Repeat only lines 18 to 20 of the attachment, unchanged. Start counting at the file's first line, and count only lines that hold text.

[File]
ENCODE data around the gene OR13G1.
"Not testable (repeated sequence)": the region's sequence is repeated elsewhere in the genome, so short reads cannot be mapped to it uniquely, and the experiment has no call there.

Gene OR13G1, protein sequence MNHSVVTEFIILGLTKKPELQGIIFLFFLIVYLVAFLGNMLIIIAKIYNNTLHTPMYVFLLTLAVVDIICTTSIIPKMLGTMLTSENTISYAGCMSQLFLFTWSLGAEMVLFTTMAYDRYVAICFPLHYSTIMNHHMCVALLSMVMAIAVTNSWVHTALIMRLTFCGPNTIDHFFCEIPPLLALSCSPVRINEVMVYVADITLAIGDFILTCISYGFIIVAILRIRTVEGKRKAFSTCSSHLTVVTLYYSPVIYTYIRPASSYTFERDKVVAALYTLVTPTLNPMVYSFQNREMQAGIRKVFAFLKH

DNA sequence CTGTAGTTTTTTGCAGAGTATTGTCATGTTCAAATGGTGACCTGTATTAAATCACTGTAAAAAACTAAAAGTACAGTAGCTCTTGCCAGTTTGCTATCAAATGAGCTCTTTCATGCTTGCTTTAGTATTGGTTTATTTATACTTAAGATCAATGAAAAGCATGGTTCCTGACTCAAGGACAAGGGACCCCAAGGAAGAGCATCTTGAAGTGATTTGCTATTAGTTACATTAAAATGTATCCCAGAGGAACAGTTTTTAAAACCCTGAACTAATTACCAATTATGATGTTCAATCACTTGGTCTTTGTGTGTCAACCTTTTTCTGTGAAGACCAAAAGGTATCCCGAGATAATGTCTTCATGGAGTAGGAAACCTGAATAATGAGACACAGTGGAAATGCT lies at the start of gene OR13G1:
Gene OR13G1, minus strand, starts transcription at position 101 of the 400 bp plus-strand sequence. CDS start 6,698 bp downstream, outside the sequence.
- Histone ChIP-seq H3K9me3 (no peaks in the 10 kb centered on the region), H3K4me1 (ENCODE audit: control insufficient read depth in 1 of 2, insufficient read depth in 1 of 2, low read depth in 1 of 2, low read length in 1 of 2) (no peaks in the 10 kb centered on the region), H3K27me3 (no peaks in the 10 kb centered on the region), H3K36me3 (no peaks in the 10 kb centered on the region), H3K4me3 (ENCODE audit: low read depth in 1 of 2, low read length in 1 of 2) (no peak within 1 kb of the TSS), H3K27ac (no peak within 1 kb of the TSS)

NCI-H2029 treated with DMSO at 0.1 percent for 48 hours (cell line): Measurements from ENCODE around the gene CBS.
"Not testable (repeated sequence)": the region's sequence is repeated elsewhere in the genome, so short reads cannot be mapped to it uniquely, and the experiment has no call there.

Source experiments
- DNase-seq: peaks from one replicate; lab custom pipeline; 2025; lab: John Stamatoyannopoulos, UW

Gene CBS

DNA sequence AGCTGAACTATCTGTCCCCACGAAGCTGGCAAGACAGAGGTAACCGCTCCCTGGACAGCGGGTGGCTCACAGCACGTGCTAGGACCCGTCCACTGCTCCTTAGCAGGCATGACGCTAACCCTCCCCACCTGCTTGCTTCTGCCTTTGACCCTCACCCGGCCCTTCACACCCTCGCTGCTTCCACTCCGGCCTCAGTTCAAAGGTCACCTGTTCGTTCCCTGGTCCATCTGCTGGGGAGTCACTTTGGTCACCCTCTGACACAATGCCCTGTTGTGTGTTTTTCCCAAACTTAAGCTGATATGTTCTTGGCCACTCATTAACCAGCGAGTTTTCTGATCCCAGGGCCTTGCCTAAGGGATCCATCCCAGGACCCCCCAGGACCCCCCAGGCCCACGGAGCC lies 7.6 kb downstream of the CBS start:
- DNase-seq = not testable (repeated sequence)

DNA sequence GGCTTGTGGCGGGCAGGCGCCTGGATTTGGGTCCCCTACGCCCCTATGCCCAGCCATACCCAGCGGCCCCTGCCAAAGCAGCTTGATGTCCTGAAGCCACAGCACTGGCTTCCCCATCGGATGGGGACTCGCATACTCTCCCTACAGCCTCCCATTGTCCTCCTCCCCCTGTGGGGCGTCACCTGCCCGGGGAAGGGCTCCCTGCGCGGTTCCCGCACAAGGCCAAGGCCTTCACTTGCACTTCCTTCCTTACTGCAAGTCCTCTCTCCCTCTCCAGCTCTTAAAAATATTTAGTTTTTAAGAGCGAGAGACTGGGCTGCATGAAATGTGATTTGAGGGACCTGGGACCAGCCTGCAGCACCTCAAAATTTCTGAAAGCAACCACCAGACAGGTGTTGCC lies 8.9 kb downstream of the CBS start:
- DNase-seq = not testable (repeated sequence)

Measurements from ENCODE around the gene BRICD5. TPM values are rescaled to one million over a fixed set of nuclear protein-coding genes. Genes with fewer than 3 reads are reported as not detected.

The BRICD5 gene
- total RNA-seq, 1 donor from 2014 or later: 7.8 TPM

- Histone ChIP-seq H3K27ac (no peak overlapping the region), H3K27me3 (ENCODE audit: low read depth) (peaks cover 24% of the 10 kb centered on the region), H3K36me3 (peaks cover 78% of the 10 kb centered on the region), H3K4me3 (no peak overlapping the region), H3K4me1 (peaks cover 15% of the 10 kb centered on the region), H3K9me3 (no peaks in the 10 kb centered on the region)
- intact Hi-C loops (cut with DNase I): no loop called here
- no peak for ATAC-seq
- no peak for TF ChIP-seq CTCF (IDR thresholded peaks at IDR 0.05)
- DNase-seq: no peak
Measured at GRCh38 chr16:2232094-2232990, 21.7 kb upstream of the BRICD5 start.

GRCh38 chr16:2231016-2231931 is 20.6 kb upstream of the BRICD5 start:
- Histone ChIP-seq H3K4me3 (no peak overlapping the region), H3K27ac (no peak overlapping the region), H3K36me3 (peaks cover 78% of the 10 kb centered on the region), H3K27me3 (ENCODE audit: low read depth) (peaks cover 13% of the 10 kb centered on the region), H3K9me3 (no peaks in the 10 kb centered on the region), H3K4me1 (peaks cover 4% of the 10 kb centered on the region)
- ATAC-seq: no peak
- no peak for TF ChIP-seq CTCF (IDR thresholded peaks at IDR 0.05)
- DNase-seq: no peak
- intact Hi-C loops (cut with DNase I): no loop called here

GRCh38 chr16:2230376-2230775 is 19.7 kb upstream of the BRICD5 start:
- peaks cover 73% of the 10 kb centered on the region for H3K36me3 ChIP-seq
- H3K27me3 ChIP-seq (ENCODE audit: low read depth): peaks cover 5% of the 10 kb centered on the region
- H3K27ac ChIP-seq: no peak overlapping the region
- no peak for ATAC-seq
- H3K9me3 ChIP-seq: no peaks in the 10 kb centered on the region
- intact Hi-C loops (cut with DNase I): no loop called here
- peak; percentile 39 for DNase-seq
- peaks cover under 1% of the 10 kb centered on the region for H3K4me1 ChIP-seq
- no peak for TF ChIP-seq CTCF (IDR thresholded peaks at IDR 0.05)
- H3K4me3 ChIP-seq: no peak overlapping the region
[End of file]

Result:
- total RNA-seq, 1 donor from 2014 or later: 7.8 TPM

- Histone ChIP-seq H3K27ac (no peak overlapping the region), H3K27me3 (ENCODE audit: low read depth) (peaks cover 24% of the 10 kb centered on the region), H3K36me3 (peaks cover 78% of the 10 kb centered on the region), H3K4me3 (no peak overlapping the region), H3K4me1 (peaks cover 15% of the 10 kb centered on the region), H3K9me3 (no peaks in the 10 kb centered on the region)
- intact Hi-C loops (cut with DNase I): no loop called here